BAE Systems Begins Construction of First Royal Australian Navy’s Hunter-class Frigate

Today, the Albanese Government has taken another significant step in delivering Navy’s enhanced lethality surface combatant fleet with construction commencing on the first Hunter Class Frigate.  

This major milestone was marked by the Deputy Prime Minister and the Premier of South Australia cutting the first piece of steel to be used on the first ship of the class.

Earlier this year, the Albanese Government announced the most significant investment in Navy’s surface fleet in decades. This included a commitment to build six Hunter class frigates in South Australia to significantly improve Navy’s undersea warfare and strike capability. 

The contract for the construction phase for the first three Hunter Class Frigates has now been signed by Defence and BAE Systems Australia, with the first Hunter Class Frigate expected to be operational in 2034. 

Construction of the Hunter Class Frigates will take place at the Osborne Naval Shipyard as part of the Albanese Government’s commitment to continuous naval shipbuilding in South Australia.  

The construction phase of the Hunter Class Frigate Program will run for 20 years. 

At its peak this program will support around 3,000 direct jobs and will support a further 5,000 indirect jobs across the Australian supply chain.

These jobs are in addition to the thousands of highly skilled workers that will be required to build our AUKUS submarines and extend the life of the Collins class submarines, both of which will also take place at Osborne in South Australia.

The Hunter Class Frigates are a key component of the Albanese Government’s commitment to ensure the Royal Australian Navy has a surface fleet with high levels of lethality and deterrence in a time of increased global uncertainty.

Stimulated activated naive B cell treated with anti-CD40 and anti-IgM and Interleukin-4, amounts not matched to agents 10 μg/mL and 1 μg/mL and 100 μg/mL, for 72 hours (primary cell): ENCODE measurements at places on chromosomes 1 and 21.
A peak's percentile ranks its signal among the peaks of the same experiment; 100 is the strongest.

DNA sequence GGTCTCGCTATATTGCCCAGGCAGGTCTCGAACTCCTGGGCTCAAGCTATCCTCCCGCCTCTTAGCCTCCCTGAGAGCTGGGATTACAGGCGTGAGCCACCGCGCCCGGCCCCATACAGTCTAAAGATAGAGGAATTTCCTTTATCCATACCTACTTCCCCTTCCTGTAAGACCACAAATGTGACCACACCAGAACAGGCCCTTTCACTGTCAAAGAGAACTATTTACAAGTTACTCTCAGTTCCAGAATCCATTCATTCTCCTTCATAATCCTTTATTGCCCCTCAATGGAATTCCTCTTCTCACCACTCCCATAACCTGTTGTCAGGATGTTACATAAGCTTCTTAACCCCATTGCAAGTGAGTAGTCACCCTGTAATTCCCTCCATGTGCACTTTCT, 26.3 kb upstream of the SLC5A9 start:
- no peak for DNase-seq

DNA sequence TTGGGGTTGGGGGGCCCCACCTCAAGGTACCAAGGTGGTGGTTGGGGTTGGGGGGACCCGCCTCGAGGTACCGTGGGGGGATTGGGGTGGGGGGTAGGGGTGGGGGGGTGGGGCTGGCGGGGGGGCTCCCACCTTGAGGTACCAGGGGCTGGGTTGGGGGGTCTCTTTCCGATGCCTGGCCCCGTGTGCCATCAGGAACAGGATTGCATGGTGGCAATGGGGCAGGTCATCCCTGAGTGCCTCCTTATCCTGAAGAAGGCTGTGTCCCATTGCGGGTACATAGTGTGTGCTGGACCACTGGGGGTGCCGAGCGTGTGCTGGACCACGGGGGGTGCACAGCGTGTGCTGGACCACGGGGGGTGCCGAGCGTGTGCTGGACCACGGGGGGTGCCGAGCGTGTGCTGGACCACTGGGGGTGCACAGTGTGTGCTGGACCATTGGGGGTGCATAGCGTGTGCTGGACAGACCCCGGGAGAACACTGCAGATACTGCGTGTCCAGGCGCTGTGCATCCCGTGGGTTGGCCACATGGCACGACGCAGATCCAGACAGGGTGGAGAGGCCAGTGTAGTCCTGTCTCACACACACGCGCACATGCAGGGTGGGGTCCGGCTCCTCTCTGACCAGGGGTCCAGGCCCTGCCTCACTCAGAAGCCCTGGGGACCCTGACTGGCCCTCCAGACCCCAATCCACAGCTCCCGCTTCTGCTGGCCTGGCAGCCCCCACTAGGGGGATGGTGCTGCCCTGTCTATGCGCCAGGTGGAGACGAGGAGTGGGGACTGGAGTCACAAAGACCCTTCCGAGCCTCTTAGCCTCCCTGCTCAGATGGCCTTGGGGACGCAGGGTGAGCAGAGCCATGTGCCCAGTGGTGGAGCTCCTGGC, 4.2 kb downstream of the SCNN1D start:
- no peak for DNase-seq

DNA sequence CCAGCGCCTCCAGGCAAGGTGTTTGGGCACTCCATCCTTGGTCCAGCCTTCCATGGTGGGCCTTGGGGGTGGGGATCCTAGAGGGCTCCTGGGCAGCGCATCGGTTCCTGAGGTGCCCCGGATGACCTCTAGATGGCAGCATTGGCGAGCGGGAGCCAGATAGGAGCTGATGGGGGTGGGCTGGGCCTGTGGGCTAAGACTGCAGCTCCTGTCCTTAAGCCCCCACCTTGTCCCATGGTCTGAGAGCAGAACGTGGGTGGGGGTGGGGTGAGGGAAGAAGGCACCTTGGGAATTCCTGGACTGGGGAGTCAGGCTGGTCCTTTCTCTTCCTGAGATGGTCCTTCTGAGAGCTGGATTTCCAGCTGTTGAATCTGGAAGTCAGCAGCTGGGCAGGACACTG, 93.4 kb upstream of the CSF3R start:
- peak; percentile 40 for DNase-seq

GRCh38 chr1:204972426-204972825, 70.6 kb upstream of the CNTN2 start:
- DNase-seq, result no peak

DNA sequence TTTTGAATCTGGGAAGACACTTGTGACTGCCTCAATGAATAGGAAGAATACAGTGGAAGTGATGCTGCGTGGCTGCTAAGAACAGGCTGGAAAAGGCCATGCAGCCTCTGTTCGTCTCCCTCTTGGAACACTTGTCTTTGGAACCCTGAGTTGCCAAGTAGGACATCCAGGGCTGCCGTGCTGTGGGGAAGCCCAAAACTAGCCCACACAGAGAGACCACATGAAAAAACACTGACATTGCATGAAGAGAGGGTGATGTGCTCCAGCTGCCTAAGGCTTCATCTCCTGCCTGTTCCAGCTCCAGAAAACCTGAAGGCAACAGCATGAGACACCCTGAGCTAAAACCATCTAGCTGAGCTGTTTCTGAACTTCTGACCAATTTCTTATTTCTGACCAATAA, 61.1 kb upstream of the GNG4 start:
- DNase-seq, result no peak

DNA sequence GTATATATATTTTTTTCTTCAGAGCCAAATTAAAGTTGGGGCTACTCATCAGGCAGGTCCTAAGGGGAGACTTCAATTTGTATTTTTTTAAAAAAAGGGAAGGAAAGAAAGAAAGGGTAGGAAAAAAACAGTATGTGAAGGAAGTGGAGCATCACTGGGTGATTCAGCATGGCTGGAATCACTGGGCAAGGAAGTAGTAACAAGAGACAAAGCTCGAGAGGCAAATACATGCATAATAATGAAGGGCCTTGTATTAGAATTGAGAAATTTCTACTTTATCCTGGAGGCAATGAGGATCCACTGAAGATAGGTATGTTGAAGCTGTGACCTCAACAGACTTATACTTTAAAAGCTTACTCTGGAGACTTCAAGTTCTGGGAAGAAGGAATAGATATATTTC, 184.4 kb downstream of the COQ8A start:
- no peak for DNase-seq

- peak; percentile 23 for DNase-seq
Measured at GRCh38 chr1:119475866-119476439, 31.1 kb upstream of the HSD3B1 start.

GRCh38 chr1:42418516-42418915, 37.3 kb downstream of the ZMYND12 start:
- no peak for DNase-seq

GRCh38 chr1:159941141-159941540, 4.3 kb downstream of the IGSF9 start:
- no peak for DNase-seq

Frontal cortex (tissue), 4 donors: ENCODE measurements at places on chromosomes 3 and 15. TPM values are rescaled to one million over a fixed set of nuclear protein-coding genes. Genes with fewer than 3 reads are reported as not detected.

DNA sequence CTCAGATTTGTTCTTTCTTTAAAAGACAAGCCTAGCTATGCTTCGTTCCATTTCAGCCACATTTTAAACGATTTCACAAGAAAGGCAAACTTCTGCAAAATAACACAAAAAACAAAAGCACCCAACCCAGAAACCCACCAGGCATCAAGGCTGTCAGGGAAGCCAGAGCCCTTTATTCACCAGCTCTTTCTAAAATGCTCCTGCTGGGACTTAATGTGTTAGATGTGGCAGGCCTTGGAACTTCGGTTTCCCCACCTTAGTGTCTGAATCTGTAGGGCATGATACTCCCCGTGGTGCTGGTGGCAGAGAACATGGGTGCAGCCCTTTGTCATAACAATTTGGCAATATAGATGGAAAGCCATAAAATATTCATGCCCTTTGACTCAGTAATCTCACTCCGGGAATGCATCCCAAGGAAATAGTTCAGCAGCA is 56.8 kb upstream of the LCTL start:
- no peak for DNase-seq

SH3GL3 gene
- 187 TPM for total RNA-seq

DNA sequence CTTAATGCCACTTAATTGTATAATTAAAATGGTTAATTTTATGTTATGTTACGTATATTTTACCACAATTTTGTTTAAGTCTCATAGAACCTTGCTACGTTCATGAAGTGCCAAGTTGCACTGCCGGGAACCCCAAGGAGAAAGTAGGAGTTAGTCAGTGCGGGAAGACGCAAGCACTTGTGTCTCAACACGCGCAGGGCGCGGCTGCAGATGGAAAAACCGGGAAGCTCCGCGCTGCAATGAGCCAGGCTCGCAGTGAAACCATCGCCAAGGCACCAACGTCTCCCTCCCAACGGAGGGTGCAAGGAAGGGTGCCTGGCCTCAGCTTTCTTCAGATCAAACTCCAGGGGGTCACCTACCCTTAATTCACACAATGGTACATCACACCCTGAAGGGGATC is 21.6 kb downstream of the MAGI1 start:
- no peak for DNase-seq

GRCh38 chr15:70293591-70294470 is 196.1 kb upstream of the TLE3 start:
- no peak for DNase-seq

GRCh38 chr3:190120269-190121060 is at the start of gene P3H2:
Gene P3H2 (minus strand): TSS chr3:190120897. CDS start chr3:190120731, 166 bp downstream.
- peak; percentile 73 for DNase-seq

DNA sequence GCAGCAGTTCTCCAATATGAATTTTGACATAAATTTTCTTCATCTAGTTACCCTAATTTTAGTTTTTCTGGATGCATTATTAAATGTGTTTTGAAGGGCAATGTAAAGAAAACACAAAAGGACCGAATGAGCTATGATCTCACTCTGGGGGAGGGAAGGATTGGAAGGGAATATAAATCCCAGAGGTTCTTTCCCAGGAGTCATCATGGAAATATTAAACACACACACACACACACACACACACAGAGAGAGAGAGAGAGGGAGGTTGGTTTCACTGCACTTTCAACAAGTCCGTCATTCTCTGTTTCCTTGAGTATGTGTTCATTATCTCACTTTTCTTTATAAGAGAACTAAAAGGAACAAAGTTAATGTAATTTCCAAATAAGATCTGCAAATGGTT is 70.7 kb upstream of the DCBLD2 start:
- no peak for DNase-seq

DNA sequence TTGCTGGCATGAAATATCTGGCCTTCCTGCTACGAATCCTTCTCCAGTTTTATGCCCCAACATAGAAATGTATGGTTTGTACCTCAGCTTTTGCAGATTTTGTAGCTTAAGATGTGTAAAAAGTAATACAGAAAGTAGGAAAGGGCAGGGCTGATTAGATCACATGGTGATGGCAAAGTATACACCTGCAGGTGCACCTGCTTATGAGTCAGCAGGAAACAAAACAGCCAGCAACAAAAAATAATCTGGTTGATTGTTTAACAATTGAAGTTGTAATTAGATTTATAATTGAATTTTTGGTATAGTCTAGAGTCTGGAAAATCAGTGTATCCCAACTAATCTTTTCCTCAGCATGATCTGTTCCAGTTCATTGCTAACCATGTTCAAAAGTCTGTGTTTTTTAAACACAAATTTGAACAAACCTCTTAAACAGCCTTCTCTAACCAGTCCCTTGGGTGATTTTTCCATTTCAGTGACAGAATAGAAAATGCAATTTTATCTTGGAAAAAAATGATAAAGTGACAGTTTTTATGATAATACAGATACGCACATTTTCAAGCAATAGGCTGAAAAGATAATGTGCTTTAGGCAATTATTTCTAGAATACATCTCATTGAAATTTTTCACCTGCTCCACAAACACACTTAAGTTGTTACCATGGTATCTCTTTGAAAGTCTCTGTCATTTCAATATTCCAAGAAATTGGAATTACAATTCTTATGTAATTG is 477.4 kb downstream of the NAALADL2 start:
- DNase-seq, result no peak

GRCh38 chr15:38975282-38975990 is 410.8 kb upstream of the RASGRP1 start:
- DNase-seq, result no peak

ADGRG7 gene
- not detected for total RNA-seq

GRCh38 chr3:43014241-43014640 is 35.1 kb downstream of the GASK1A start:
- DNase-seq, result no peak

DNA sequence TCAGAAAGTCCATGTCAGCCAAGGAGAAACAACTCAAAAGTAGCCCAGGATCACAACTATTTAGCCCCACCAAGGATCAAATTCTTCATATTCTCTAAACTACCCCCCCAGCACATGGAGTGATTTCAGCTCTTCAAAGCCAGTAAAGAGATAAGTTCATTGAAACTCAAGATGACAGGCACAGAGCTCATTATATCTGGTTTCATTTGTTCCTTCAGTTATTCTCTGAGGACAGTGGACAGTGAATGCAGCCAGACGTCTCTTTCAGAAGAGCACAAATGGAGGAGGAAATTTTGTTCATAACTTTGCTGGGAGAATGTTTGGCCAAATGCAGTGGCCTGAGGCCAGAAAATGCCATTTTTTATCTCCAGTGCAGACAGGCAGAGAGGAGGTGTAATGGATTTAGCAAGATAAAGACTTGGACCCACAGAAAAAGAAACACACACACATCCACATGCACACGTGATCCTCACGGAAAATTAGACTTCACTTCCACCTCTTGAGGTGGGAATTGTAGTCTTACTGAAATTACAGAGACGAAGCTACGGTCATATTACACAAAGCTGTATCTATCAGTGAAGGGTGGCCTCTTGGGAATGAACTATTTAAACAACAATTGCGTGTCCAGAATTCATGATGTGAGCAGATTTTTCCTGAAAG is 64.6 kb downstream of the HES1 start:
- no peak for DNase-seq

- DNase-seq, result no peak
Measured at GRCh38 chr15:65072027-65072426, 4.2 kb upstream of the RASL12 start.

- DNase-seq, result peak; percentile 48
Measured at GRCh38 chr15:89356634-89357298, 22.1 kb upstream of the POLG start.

Deputy Prime Minister, the Hon Richard Marles MP, said:

“This first milestone is not just about cutting steel; we are supporting Australian workers to build frigates in an Australian yard, supporting Australian industry. 

“Continuous naval shipbuilding is how Australia will grow its shipbuilding and sustainment workforce, industry, and infrastructure.

“This milestone exemplifies our government’s commitment to deliver continuous naval shipbuilding in South Australia and a future made in Australia, by Australians.

“This project will support highly skilled Australian jobs, including around 3,000 direct jobs at its peak and a further 5,000 indirect jobs through the Australia supply chain.” 

Premier of South Australia, Peter Malinauskas, said:

“This is a momentous day for our state.

“The construction of the frigates locks in a pipeline of continuous naval shipbuilding in South Australia, delivering thousands of secure, well paid jobs for generations to come.

“This delivery of frigates alongside SSN-AUKUS submarines puts South Australia front and centre in the most crucial of national endeavors.

“It also represents a step change in our state’s economic complexity, which will help improve the standard of living for South Australians more broadly.”

The Commonwealth of Australia has awarded BAE Systems Maritime Australia a contract to build the first three Hunter class frigates as the program celebrates its transition into formal construction phase.